Preventing dog ear infections is easier than treating them, and it can save your pet a lot of misery.
Why are Dog Ear Infections So Common?
The canine ear may be one of the most wondrous hearing devices ever designed, but that same design also makes it the perfect environment for spawning dog ear infections.
The main problem seems to be with the structure of the ear canal itself. The canal begins at the opening of a dog's ear, and takes an almost straight vertical drop, followed by a hard right angle that leads to the eardrum. Once moisture makes it's way into the canal, it has a difficult time drying out. Couple this with the fact that many breeds have quite a bit of hair growing in the opening region of the canal, and you get exactly the kind of dark, warm, moist environment where bacteria thrives.
As the bacteria population increases, pus painfully builds up within the canal. This is hard enough on your pet when only one ear is infected, but it's possible to have an infection in both ears, increasing your pet's misery.
Defining Ear Infections
Veterinarians define dog ear infections by the depth they occur within the ear. In general, the deeper the infection lies, the more severe it becomes because it is harder to reach for treatment.
- Otitis externa is the term used for infections located in the outer ear canal.
- Otitis media defines dog ear infections in the middle ear region.
- Otitis interna pertains to infections of the inner ear.
Reading your dog's body language will give you clues about how he's feeling. If you notice one or more of the following signs, it's time to pay your veterinarian a visit.
- Your dog paws at his ears a lot.
- He may also rub his head and ears against the ground, furniture, and anywhere else he thinks might bring some relief.
- Some dogs shake their heads quite a bit.
- The ear flaps may become red and somewhat swollen.
- The inside of the ear seems exceptionally moist and may contain brown material that looks similar to coffee grounds.
- You may notice a foul smell coming from your pet's ears.
- Your pet may hold his head tilted to one side, and his overall balance may be affected if the infection becomes severe.
Head shaking and rubbing sometimes causes a blood vessel in a dog's ears to burst. The blood that collects in the flap then develops into an aural hematoma, which is a type of blood clot. Minor clots may be left to heal on their own but larger ones may need to be surgically removed, and both process may leave scars on the affected flap.
Treating dog ear infections is a mult-step process.
- The canal of the infected ear must first be thoroughly cleaned before anything else can be done. This can include swabbing the canal, removing hair and other debris, and may even require flushing the canal out in order to remove excess waste and pus. Since dog ear infections are quite painful to your pet, it's usually best to let your vet take care of this as part of an office call.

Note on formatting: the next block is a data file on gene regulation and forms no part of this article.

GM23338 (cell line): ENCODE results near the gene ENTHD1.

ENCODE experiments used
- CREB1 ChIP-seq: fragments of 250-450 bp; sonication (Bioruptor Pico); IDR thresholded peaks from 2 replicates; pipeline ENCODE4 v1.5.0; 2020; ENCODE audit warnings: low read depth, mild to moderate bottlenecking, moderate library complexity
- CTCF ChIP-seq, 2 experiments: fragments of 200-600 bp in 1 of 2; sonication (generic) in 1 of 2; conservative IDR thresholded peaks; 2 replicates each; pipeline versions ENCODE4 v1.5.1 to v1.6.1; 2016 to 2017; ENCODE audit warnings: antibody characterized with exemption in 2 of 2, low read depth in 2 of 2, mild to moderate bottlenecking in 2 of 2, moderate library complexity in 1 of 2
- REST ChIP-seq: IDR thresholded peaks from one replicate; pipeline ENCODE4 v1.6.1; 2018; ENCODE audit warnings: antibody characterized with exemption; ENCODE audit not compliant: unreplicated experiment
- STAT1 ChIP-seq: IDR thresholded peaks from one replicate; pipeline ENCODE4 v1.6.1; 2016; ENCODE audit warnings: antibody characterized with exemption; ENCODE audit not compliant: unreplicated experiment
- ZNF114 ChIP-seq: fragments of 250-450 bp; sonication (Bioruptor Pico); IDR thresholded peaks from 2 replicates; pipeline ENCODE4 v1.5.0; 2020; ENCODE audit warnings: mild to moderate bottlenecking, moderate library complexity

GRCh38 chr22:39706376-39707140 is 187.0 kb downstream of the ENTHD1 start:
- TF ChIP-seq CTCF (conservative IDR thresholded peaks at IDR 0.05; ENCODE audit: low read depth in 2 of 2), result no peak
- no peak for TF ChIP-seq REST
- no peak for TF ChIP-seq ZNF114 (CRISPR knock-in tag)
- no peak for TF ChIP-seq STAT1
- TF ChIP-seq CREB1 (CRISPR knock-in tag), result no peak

- Once the ear is as clean as possible, your vet will examine it to determine just how severe the infection is, and decide the best way to proceed with treatment.
- In most cases, pet medication such as Panalog will be administered directly into the ear to treat the inner irritation that is causing so much discomfort. This treatement will be followed up with either an antibiotic injection or a course of oral antibiotics that you can give your pet at home.
- In the most severe cases, surgery may be required to open the canal for cleaning and treatment because scar tissue can make the area unreachable.
Dealing with Chronic Ear Infections
Unfortunately, no matter how diligent an owner is about ear cleanings and medication, some dogs are prone to relapses and medication seems to have no effect. Cases like this are referred to as "chronic," and there are two commmon options for treatment.
- Your vet may choose to take a culture of the fluid in your pet's ears in order to diagnose and treat the exact organism causing the infection.
- Surgical removal of the affected ear canal may become necessary to eliminate the source of the infections if treatment with medications doesn't work.
When an Infection is Really an Infestation
Ear mites can easily take up residence in your dog's ears, and the symptoms of an infestation can be similar to those of an ear infection. In cases like this, your vet will still thoroughly clean out your dog's ears and then treat them with mite medication to kill the current population. Be prepared to continue the treatment at home for seven to ten days to make sure there are no recurrences.
As always, the best way to head off ear infections and mite infestations is to pay attention to the condition of your pet's ears. When you're familiar with the way your dog's ears look when they're healthy, you'll find it easier to notice unfavorable changes early on.
Weekly ear cleanings will help keep the canals free from debris and increase the amount of air flow to make the area less hospitable for opportunistic organisms.